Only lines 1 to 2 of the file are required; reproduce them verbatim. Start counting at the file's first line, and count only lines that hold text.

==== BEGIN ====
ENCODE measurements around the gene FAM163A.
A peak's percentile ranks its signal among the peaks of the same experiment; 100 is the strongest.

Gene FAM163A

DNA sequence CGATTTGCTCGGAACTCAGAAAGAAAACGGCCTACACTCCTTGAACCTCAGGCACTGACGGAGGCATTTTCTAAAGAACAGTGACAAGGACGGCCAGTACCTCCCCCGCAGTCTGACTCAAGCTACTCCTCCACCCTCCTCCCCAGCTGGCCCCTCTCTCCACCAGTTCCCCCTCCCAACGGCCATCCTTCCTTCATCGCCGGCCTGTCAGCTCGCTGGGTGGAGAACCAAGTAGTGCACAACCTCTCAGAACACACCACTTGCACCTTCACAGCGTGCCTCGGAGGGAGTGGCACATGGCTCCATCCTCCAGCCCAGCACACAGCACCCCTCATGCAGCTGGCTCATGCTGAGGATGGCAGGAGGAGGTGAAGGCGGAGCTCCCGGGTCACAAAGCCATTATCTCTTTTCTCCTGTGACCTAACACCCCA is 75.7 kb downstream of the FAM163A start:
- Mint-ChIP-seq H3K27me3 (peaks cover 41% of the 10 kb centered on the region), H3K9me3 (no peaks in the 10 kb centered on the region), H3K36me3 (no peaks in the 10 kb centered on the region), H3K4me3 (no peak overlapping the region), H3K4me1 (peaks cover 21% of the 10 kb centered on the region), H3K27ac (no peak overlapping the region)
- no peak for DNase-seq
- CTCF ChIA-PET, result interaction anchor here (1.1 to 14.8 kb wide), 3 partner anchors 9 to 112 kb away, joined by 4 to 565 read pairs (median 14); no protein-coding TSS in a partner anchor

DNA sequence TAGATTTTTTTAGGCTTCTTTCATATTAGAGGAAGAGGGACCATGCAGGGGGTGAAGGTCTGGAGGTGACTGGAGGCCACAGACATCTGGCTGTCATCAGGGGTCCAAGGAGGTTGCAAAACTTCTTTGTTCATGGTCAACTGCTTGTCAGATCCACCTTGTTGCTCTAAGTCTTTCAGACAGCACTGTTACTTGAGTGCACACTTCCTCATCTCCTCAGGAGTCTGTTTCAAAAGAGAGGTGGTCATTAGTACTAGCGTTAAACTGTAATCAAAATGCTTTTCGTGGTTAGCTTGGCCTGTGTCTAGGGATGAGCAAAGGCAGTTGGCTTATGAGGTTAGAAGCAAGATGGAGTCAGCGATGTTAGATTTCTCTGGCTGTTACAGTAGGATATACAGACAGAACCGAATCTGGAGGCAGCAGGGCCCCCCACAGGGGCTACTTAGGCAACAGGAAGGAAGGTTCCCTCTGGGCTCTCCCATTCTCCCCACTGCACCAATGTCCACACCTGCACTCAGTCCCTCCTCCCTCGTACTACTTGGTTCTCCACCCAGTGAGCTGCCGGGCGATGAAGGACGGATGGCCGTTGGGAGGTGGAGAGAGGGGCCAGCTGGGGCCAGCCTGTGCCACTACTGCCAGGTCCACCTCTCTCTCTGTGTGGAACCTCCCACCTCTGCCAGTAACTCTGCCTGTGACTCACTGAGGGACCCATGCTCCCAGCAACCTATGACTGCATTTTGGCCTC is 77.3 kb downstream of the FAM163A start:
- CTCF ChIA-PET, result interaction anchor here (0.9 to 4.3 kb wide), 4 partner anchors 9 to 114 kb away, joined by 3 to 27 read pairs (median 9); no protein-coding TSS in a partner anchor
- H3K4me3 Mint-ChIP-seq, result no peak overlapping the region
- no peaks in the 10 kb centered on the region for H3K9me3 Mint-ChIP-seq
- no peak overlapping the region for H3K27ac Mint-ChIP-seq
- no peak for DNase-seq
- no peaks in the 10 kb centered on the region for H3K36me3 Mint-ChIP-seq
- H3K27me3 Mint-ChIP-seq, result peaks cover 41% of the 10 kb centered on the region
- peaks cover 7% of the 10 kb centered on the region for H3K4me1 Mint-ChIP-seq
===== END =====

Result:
ENCODE measurements around the gene FAM163A.
A peak's percentile ranks its signal among the peaks of the same experiment; 100 is the strongest.